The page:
Hipkins’ reluctance to fully embrace AUKUS, for now, points to nervousness in ruling circles about the implications of the US confrontation with China. Wellington’s fraught balancing act is highlighted by the fact that, after Campbell’s visit, NZ foreign minister Nanaia Mahuta departed on a visit to Beijing, where she met her counterpart, Qin Gang, to discuss stronger trade ties. The visit coincided with President Xi Jinping’s meeting with Russia’s Vladimir Putin to propose peace talks to end the conflict in Ukraine, something Washington vehemently opposes.

The accelerating charge towards war has revealed divisions in New Zealand’s ruling elite. Sections of the media, including the nominally liberal Daily Blog and pro-US commentators such as Anne-Marie Brady, are pushing for a much firmer anti-China stance.

On the other hand, a worried New Zealand Herald editorial on March 18 said former Australian prime minister Paul Keating had made “valid points” in his criticism of AUKUS. Speaking on behalf of a minority faction of the Australian bourgeoisie, Keating raised concerns about the cost to Australian capitalism of joining a full-blown war against China.

The Herald noted the “lack of public say” over the details of AUKUS and questioned “whether it is strategically smart or good value,” adding that “defence is gobbling up billions that could be spent on climate change.” It said the deal “increases the chances of Australia being a substantial player in any US conflict with China. Were Australia to be a major target, New Zealand would be affected.”

Concerns were also raised by former Green MP Gareth Hughes, who wrote in Stuff that nuclear war was now “terrifyingly possible in the next few years” and that New Zealand would be “required by treaty obligations to act” if Australia is attacked.

Hughes said New Zealand should take an “independent” stance, “focused on reducing tensions, finding solutions and building trust. War is never inevitable.” As a model, he pointed to the role played by Helen Clark’s Labour government during the brutal US war against Iraq. According to Hughes, “Twenty years ago New Zealand displayed its independent foreign policy by refusing to be railroaded into Bush’s ‘coalition of the willing’, despite opposition from the National Party at the time.”

This is a falsification of history. In fact, the Labour Party government sent dozens of army engineers to Iraq in 2003, after having already participated in the illegal invasion and occupation of Afghanistan, with the support of the pseudo-left Alliance. US embassy cables later released by WikiLeaks confirmed that the Clark government joined the Iraq war for commercial reasons, including to protect NZ dairy giant Fonterra’s contract to supply Iraq.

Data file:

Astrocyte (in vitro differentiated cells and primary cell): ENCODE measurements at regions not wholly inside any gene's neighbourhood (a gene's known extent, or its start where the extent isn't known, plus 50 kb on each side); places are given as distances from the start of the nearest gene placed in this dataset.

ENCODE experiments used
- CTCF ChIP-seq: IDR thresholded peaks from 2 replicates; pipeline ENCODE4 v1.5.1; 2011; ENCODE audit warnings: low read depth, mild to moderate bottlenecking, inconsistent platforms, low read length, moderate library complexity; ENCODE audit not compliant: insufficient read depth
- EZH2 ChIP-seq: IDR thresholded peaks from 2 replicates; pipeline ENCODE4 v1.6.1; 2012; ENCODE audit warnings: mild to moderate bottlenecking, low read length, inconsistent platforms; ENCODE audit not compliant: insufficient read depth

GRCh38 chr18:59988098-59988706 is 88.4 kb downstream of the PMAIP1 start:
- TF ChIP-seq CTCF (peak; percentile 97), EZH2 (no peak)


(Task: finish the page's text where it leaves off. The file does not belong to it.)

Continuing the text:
Hughes’ praise for the Clark government speaks to the fact that there is no anti-war faction in the political establishment. New Zealand is a minor imperialist power, and since World War II its ruling class has maintained a close alliance with the US and Australia in order to defend its own interests in the Pacific region and more broadly.

The Green Party, as part of the present Labour-led government, has supported major increases in military spending, including new aircraft and navy vessels, aimed at boosting New Zealand’s interoperability with the US and other allies in preparation for war. Along with the entire parliament and media establishment, the Greens support the escalating war against Russia, which is conceived of in Washington as a step towards war with China.

There is widespread opposition to war, as there was 20 years ago, when tens of millions of people joined protests throughout the world against the invasion of Iraq. But the failure of that movement to stop the invasion proves that war cannot be opposed through appeals to any faction of the capitalist class and its political parties, including Labour and its allies.

A genuine anti-war movement can only be built on the basis of socialist and internationalist principles. The working class must be united across borders in a movement to abolish the source of war: the capitalist system and its division of the world into rival nation-states.

We urge readers in New Zealand to attend the meeting on April 4, hosted by the International Youth and Students for Social Equality at Victoria University of Wellington, “The War in Ukraine and How to Stop It”, to discuss these burning questions.